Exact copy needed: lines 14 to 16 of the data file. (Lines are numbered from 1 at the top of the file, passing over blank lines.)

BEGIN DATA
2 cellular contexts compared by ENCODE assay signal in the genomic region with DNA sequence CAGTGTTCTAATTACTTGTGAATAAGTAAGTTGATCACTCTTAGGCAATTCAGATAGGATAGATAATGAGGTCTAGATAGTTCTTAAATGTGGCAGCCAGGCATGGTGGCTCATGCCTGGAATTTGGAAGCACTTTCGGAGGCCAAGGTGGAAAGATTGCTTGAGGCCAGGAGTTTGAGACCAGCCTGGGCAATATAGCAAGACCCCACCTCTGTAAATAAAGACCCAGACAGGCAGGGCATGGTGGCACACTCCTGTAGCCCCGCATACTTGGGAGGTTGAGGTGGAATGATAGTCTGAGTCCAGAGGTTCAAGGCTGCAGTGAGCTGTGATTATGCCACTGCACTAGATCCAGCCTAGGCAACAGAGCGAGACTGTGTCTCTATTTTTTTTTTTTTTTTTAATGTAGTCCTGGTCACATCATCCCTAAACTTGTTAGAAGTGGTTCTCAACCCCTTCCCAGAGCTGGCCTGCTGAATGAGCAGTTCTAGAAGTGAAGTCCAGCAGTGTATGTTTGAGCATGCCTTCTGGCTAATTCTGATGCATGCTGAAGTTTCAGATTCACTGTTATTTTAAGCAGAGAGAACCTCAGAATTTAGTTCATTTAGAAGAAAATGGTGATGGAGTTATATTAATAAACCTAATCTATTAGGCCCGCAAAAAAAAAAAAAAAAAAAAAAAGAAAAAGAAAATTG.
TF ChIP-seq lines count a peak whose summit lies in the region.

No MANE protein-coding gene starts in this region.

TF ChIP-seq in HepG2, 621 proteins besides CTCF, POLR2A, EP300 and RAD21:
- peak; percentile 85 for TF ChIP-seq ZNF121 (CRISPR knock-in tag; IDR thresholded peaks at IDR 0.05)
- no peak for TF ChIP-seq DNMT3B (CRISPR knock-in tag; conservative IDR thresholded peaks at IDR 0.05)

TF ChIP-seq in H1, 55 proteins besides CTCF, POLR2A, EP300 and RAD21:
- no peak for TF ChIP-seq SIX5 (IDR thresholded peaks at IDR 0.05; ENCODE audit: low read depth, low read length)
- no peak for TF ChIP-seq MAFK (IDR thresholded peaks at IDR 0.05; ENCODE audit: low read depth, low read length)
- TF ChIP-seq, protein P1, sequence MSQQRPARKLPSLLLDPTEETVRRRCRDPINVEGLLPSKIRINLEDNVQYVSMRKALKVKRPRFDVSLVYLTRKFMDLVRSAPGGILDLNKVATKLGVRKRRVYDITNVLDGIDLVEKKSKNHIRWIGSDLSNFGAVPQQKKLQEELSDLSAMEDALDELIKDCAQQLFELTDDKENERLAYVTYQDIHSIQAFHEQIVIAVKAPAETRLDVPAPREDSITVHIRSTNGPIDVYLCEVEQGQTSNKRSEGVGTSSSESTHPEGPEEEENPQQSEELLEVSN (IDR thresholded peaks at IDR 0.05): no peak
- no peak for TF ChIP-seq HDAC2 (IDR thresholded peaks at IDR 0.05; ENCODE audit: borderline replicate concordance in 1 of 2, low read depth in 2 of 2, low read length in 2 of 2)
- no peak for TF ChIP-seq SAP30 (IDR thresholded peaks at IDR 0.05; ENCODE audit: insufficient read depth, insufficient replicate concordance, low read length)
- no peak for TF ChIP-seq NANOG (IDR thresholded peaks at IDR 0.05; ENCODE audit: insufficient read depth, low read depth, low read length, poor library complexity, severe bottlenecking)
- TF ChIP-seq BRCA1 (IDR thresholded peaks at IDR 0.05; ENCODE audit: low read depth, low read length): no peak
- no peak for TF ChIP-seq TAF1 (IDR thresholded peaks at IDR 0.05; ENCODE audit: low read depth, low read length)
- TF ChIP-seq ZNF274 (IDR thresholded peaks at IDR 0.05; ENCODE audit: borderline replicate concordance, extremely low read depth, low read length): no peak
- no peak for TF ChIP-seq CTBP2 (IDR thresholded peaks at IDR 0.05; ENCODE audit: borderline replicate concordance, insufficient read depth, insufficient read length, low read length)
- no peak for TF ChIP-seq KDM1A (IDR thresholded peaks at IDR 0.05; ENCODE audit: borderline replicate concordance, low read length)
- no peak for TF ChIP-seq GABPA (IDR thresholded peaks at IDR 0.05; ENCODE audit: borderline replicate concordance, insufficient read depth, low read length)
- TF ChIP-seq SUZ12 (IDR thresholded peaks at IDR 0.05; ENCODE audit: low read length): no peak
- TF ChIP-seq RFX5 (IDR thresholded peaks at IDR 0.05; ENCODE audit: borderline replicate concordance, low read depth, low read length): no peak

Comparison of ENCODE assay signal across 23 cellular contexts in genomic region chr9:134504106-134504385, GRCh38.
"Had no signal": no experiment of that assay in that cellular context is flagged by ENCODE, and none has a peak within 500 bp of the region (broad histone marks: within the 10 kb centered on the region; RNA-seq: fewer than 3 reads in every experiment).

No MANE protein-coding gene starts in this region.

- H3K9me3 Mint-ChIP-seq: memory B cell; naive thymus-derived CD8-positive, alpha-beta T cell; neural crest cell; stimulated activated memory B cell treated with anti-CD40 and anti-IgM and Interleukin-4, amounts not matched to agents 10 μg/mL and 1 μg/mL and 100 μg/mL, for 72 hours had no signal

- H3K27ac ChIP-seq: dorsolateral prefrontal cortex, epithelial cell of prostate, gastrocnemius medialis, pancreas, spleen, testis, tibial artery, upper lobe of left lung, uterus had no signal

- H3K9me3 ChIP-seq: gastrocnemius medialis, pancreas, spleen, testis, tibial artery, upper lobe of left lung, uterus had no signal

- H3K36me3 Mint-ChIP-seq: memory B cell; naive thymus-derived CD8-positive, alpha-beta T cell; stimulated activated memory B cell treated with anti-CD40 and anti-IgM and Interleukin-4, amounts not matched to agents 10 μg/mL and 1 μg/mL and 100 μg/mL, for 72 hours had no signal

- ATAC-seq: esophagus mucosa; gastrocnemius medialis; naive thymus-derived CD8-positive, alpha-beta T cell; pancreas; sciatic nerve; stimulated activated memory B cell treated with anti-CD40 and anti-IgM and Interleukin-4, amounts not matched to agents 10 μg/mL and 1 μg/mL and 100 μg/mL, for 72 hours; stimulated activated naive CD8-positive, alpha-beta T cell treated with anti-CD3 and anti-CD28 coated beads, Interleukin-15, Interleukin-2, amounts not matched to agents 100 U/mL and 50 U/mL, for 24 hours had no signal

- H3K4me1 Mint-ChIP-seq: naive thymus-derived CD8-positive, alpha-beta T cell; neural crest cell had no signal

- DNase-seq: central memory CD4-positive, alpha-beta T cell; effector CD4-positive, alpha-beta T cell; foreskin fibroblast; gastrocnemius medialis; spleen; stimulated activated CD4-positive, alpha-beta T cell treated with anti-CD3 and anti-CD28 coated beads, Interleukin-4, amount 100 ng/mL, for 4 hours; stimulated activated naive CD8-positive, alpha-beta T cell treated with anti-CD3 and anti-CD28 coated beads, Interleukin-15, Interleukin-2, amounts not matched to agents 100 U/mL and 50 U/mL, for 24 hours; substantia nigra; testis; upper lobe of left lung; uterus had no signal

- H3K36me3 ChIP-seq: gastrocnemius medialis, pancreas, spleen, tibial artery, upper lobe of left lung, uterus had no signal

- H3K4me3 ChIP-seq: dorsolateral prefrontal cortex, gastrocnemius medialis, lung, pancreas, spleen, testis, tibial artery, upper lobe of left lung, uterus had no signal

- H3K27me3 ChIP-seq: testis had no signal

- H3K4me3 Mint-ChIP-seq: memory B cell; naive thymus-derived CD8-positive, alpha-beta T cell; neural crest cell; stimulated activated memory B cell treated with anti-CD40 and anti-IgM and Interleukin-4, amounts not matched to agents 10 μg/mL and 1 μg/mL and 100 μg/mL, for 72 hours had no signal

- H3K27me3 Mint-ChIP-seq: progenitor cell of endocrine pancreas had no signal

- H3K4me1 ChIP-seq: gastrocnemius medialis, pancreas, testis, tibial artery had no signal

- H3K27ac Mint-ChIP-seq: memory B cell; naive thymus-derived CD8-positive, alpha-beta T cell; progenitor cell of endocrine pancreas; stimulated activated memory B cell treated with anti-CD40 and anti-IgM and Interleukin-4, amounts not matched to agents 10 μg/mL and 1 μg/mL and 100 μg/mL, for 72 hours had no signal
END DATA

- TF ChIP-seq BRCA1 (IDR thresholded peaks at IDR 0.05; ENCODE audit: low read depth, low read length): no peak
- no peak for TF ChIP-seq TAF1 (IDR thresholded peaks at IDR 0.05; ENCODE audit: low read depth, low read length)
- TF ChIP-seq ZNF274 (IDR thresholded peaks at IDR 0.05; ENCODE audit: borderline replicate concordance, extremely low read depth, low read length): no peak